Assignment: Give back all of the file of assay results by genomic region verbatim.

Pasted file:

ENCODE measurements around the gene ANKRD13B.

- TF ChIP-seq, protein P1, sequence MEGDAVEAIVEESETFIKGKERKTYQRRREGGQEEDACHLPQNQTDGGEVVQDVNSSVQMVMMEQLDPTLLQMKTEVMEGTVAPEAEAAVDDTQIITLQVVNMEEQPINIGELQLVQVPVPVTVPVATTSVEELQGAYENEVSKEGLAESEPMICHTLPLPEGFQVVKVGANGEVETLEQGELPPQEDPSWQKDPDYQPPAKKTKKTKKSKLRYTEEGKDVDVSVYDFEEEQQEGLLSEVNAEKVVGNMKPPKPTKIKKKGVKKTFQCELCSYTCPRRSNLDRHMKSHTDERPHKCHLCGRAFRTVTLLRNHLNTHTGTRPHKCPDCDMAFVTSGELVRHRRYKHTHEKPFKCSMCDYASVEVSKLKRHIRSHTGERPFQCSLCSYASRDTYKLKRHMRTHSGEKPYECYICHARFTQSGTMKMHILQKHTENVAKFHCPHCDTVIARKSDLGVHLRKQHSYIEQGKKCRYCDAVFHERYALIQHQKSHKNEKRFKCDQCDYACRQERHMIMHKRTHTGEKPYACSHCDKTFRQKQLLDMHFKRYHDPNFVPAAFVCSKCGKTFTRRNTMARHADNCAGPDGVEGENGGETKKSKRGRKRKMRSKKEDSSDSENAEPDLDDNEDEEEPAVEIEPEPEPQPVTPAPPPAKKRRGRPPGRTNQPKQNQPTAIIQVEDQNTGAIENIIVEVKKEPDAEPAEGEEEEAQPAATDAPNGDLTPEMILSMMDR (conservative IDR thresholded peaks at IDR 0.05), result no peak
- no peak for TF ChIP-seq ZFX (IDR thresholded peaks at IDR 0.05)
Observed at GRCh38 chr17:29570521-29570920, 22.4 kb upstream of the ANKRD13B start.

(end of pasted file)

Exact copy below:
ENCODE measurements around the gene ANKRD13B.

- TF ChIP-seq, protein P1, sequence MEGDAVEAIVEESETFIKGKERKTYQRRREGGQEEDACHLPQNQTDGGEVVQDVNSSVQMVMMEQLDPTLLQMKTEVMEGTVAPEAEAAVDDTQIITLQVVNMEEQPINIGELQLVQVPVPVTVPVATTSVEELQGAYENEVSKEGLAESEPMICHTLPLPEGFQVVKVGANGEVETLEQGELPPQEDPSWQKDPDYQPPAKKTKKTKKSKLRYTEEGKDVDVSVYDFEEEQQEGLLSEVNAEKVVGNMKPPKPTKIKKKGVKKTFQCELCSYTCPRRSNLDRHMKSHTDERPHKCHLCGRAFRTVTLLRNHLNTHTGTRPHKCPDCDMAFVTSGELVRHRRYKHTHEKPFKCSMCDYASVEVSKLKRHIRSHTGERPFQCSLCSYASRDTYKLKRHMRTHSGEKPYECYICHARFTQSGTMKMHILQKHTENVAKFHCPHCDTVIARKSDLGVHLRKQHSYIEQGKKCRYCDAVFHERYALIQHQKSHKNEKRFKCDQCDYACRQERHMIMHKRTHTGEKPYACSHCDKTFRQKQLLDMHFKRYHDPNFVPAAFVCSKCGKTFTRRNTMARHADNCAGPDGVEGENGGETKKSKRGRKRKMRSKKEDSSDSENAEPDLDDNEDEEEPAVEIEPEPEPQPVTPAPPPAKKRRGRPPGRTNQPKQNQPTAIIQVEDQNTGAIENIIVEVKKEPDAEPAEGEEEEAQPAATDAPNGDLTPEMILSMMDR (conservative IDR thresholded peaks at IDR 0.05), result no peak
- no peak for TF ChIP-seq ZFX (IDR thresholded peaks at IDR 0.05)
Observed at GRCh38 chr17:29570521-29570920, 22.4 kb upstream of the ANKRD13B start.